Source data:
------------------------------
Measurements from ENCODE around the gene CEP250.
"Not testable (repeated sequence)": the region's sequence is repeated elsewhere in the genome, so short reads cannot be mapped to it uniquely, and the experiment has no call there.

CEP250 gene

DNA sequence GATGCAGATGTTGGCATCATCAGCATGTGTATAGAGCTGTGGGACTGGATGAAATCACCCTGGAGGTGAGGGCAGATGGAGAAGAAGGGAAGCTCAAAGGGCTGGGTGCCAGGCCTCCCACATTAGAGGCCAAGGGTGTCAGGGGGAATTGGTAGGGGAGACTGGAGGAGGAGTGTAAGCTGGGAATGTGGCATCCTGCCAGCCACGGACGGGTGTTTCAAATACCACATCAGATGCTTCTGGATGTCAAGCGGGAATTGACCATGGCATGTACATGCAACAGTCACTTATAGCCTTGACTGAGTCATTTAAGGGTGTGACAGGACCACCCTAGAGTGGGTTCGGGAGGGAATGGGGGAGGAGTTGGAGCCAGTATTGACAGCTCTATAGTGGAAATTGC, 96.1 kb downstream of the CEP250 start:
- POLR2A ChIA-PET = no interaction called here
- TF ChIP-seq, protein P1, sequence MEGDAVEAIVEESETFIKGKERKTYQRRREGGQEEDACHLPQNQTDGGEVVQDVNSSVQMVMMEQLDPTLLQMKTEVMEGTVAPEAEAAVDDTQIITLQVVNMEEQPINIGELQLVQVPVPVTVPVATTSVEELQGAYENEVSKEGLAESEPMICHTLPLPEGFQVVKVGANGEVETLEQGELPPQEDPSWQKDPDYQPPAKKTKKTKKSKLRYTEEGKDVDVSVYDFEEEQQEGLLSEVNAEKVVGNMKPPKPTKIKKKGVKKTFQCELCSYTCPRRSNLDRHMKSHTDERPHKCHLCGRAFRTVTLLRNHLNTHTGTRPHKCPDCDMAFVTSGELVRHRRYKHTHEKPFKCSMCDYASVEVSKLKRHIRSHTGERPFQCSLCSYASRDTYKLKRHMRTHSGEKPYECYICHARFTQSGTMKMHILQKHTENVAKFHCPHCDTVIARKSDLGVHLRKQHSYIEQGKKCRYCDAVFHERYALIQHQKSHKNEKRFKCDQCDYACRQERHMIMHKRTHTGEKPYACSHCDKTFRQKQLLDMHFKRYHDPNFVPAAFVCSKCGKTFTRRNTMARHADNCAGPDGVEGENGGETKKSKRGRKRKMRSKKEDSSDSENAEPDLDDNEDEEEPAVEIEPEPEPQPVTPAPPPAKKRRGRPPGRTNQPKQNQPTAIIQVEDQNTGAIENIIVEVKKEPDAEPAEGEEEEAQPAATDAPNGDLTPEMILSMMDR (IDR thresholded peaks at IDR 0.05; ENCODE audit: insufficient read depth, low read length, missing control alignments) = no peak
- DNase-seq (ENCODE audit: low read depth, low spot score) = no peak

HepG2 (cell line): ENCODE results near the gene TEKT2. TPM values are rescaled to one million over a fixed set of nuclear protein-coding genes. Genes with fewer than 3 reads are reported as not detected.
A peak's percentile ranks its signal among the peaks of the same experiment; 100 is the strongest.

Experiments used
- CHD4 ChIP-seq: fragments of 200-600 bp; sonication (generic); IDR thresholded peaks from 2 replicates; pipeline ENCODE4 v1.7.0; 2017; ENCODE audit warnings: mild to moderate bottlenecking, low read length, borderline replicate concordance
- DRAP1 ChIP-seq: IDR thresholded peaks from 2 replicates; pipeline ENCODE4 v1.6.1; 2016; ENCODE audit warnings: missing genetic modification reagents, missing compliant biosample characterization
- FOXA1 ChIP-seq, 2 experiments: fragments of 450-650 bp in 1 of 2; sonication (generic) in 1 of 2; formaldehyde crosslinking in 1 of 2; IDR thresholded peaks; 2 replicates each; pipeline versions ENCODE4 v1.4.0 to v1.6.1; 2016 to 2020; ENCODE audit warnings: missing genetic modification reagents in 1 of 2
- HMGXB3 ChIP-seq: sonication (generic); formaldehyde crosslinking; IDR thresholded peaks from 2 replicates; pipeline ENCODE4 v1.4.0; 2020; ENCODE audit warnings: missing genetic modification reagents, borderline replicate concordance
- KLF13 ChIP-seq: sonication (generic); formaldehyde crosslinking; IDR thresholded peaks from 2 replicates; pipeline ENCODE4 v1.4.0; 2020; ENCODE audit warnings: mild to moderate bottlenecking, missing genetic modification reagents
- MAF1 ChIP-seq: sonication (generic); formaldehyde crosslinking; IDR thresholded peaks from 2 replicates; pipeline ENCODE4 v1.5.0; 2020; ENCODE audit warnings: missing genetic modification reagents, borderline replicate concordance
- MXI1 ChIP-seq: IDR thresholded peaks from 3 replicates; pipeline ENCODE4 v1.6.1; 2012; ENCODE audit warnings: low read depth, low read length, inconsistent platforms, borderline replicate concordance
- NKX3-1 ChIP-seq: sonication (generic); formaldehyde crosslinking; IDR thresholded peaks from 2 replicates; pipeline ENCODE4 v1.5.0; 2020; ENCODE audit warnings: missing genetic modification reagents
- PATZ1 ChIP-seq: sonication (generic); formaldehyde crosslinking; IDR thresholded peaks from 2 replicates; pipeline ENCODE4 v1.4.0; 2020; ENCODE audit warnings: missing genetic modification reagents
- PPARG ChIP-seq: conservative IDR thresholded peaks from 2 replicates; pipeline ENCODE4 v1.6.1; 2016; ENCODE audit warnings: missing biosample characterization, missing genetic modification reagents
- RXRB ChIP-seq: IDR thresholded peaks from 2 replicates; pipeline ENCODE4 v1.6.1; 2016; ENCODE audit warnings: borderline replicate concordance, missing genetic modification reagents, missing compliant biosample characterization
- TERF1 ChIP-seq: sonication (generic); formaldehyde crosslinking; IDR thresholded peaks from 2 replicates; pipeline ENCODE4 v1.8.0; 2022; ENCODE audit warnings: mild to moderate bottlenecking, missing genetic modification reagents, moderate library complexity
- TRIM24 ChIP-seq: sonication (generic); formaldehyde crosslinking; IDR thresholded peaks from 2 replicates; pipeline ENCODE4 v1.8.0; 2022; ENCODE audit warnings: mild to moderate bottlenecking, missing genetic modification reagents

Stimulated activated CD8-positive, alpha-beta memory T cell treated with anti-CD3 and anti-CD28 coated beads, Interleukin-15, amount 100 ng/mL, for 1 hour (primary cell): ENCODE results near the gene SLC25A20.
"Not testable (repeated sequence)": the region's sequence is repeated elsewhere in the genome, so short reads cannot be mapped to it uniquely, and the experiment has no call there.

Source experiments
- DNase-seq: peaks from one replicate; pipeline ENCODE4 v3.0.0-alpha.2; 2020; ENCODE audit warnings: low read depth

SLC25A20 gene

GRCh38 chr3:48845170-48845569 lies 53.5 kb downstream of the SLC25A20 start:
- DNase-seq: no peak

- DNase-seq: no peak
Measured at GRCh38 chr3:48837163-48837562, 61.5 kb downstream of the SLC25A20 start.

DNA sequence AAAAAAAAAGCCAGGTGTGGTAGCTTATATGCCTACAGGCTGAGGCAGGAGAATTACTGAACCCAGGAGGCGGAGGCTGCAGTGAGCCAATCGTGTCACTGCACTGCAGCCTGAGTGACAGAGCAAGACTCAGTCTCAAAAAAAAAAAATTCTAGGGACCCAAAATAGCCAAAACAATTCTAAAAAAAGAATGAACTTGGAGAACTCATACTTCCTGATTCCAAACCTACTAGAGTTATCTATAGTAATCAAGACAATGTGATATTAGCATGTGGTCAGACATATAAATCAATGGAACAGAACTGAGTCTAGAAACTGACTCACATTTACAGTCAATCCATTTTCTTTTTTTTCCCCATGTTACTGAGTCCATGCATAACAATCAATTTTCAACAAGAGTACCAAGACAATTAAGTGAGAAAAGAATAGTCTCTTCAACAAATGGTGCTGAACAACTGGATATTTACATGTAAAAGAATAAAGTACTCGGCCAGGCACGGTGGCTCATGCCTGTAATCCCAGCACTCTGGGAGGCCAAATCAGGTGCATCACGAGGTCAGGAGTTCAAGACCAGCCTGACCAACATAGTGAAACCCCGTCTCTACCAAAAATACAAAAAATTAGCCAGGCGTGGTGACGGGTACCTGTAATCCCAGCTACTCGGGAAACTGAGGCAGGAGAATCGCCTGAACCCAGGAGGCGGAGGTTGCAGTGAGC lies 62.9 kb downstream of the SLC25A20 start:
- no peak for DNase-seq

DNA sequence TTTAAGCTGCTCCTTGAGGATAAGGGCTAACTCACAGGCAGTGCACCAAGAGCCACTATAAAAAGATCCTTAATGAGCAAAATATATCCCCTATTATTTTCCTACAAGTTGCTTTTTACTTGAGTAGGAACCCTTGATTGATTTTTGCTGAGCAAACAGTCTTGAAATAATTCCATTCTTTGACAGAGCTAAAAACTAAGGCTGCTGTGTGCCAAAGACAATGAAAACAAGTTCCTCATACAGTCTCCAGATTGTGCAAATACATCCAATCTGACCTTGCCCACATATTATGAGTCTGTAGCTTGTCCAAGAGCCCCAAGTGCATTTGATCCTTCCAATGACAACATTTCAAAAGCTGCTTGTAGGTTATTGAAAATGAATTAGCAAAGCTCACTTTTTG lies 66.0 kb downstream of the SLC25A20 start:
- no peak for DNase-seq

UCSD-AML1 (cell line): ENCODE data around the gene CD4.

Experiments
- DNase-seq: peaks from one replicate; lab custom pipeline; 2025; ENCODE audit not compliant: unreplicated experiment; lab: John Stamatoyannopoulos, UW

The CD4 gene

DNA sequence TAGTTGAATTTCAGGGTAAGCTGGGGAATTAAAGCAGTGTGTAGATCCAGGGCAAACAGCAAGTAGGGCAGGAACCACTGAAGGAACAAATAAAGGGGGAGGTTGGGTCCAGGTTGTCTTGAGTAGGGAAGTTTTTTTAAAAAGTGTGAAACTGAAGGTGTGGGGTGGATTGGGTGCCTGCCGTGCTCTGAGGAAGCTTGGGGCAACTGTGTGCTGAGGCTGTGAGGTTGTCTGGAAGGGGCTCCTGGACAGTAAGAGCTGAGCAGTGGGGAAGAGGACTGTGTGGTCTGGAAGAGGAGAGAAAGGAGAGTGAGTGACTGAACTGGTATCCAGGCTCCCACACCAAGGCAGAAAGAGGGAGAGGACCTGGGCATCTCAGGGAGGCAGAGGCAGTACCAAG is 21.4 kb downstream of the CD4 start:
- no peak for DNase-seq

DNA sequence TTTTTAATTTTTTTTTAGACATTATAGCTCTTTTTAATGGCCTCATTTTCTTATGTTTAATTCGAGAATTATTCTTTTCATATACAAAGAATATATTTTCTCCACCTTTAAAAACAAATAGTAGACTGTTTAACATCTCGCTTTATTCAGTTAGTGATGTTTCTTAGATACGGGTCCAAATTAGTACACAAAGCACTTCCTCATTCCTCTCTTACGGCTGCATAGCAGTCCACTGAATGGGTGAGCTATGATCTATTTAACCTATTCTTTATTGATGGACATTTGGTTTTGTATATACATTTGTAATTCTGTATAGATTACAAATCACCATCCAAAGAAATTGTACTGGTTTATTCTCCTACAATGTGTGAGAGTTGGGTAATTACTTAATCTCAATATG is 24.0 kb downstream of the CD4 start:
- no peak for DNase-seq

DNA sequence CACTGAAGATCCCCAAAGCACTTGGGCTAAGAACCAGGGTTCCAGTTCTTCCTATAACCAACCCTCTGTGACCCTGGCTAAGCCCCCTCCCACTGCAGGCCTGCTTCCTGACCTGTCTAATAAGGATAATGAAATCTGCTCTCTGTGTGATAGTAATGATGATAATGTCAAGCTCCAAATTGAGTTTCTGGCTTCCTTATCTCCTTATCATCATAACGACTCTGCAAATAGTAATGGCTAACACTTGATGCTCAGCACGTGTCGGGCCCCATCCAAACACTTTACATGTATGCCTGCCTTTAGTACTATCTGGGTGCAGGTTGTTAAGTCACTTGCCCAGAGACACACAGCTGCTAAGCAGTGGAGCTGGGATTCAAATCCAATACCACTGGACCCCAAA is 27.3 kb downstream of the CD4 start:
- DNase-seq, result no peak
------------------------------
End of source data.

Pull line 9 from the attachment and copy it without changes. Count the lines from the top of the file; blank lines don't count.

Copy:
A peak's percentile ranks its signal among the peaks of the same experiment; 100 is the strongest.